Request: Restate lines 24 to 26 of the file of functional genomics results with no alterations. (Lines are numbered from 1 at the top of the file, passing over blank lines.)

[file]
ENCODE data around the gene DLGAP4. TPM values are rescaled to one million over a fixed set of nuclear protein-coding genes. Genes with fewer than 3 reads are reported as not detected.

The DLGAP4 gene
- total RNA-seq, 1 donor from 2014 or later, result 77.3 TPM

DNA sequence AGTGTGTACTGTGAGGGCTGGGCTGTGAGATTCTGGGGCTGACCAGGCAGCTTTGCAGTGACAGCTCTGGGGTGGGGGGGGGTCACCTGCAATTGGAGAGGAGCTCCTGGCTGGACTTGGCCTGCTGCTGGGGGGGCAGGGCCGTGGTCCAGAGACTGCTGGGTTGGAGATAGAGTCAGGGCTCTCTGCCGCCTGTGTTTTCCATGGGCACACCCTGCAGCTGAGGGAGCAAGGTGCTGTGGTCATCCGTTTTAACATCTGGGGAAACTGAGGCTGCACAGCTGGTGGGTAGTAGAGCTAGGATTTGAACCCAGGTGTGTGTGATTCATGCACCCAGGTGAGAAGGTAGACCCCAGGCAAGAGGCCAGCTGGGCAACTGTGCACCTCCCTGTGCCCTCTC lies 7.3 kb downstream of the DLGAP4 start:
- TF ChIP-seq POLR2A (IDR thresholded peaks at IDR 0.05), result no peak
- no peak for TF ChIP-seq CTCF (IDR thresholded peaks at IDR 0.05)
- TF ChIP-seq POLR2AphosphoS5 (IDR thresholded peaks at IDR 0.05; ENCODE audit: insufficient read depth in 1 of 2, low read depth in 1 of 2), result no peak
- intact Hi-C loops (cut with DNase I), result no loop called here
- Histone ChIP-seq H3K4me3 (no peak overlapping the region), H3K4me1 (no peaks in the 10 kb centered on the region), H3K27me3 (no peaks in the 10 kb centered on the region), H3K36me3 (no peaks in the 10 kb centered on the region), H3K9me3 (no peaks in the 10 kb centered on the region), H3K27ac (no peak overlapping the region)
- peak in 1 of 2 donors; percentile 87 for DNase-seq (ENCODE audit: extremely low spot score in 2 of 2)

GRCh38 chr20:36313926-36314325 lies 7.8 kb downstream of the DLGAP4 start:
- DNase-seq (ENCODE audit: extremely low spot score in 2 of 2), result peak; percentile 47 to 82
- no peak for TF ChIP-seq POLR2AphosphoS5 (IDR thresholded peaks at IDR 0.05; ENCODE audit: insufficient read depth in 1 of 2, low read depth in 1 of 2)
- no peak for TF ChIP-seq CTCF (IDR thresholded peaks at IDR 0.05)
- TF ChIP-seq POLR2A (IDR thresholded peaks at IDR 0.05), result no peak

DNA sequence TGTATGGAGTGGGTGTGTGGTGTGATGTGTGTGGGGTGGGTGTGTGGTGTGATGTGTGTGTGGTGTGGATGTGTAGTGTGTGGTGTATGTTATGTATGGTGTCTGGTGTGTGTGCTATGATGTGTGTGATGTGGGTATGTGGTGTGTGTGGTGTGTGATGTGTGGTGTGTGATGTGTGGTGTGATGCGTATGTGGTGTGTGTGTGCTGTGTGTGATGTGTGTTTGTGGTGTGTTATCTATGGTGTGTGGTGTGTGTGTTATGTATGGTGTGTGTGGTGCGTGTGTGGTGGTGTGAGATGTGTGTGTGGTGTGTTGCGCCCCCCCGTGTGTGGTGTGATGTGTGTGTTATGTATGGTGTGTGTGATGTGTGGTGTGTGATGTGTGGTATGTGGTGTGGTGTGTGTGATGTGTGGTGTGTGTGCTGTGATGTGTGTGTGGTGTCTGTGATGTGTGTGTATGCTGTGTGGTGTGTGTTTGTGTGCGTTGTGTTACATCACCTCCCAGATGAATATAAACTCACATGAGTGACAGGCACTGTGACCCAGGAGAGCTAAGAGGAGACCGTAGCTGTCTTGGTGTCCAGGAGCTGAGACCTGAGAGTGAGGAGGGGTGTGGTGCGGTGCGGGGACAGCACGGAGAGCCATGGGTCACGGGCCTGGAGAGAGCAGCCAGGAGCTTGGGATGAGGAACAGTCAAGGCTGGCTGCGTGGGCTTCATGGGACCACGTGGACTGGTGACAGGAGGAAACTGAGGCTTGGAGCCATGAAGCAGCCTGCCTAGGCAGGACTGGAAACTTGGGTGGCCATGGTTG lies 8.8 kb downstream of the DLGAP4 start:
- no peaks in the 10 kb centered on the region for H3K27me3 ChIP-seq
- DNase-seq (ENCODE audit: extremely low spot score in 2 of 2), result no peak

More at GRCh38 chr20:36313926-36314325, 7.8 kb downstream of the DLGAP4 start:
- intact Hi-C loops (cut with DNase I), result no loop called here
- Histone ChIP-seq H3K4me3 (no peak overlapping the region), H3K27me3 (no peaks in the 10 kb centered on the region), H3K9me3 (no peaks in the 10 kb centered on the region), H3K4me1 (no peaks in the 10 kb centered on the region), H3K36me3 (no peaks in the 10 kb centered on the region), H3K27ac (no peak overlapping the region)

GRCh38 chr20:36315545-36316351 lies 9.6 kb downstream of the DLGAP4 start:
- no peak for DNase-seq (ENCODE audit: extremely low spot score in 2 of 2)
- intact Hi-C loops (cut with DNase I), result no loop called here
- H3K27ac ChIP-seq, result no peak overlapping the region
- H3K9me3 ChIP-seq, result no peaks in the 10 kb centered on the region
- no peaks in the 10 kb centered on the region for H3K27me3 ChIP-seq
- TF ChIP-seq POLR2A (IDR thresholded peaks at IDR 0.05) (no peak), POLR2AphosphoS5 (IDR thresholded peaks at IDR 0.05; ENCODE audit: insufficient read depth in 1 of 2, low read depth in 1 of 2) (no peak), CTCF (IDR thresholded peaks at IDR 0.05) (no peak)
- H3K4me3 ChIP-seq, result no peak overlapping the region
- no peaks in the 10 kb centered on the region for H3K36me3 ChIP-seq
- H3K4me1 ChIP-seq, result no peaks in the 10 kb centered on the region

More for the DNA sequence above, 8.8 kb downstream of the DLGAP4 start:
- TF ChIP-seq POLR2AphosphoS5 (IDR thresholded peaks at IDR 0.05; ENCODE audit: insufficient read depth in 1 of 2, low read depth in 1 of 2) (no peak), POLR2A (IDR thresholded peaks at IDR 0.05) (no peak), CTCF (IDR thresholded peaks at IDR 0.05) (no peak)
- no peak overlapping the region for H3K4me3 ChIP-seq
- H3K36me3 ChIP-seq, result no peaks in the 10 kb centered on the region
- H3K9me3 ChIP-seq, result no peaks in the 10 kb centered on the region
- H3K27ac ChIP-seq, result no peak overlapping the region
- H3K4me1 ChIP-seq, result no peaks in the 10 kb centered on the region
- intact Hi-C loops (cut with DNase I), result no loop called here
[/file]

- intact Hi-C loops (cut with DNase I), result no loop called here
- H3K27ac ChIP-seq, result no peak overlapping the region
- H3K9me3 ChIP-seq, result no peaks in the 10 kb centered on the region